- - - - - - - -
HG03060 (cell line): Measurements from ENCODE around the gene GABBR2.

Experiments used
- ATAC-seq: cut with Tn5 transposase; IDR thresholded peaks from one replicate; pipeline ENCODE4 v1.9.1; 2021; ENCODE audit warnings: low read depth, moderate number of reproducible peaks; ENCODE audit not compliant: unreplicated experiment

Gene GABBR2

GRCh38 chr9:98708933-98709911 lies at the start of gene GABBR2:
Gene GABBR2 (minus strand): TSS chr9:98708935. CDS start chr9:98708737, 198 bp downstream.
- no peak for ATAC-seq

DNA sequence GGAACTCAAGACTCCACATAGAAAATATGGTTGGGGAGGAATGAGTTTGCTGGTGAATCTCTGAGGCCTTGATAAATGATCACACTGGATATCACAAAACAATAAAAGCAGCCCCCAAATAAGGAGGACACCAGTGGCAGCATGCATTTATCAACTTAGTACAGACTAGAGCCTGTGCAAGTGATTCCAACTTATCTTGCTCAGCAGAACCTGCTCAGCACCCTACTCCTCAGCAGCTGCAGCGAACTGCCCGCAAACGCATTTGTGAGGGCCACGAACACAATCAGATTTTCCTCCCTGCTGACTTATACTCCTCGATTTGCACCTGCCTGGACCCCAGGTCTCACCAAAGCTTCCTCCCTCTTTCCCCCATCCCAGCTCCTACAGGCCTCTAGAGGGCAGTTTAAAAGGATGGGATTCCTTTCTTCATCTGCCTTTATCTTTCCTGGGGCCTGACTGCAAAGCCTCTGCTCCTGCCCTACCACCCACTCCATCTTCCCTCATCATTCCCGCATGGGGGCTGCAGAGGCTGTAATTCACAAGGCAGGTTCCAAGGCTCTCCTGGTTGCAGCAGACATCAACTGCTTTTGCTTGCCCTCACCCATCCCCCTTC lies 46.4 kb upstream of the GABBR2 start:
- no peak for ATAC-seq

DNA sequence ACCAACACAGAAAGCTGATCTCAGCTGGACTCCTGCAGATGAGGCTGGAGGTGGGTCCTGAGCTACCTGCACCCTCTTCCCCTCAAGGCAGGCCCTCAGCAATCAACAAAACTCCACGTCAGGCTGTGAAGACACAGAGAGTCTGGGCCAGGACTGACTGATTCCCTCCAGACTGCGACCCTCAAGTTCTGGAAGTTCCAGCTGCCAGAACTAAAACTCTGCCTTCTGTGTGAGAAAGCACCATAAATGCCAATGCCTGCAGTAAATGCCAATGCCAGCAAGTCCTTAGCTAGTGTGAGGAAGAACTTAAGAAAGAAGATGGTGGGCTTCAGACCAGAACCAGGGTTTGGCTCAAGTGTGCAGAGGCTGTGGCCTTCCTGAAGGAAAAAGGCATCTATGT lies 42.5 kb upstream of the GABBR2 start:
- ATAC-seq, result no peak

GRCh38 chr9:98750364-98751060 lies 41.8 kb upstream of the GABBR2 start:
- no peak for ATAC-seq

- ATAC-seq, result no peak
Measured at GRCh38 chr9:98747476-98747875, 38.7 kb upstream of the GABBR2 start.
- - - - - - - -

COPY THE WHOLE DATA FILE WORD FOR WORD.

HG03060 (cell line): Measurements from ENCODE around the gene GABBR2.

Experiments used
- ATAC-seq: cut with Tn5 transposase; IDR thresholded peaks from one replicate; pipeline ENCODE4 v1.9.1; 2021; ENCODE audit warnings: low read depth, moderate number of reproducible peaks; ENCODE audit not compliant: unreplicated experiment

Gene GABBR2

GRCh38 chr9:98708933-98709911 lies at the start of gene GABBR2:
Gene GABBR2 (minus strand): TSS chr9:98708935. CDS start chr9:98708737, 198 bp downstream.
- no peak for ATAC-seq

DNA sequence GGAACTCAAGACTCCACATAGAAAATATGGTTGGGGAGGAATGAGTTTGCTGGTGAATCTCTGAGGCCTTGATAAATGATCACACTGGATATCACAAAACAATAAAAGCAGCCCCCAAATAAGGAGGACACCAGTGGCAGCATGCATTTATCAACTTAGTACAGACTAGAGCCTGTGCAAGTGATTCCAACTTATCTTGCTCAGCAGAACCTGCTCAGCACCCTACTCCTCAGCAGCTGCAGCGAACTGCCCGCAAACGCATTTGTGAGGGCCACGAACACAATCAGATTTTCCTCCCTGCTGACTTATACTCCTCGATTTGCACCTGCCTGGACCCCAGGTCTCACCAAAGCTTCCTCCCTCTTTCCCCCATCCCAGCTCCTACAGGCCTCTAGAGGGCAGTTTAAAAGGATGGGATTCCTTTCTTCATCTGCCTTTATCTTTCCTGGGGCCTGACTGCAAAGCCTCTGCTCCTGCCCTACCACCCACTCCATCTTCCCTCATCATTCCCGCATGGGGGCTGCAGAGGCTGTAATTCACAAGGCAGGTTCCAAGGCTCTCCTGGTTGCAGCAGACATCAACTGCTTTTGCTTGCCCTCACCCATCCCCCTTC lies 46.4 kb upstream of the GABBR2 start:
- no peak for ATAC-seq

DNA sequence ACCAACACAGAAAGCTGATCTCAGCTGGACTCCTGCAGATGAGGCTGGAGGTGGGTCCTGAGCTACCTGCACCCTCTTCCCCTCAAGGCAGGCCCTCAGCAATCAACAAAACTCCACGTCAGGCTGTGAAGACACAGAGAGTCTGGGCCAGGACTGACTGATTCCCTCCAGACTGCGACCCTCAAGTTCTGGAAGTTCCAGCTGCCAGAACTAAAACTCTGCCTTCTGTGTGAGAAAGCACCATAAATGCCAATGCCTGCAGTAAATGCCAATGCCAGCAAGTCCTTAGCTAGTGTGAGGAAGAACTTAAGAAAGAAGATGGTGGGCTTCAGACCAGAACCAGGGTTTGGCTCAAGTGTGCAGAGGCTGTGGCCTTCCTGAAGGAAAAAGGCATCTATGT lies 42.5 kb upstream of the GABBR2 start:
- ATAC-seq, result no peak

GRCh38 chr9:98750364-98751060 lies 41.8 kb upstream of the GABBR2 start:
- no peak for ATAC-seq

- ATAC-seq, result no peak
Measured at GRCh38 chr9:98747476-98747875, 38.7 kb upstream of the GABBR2 start.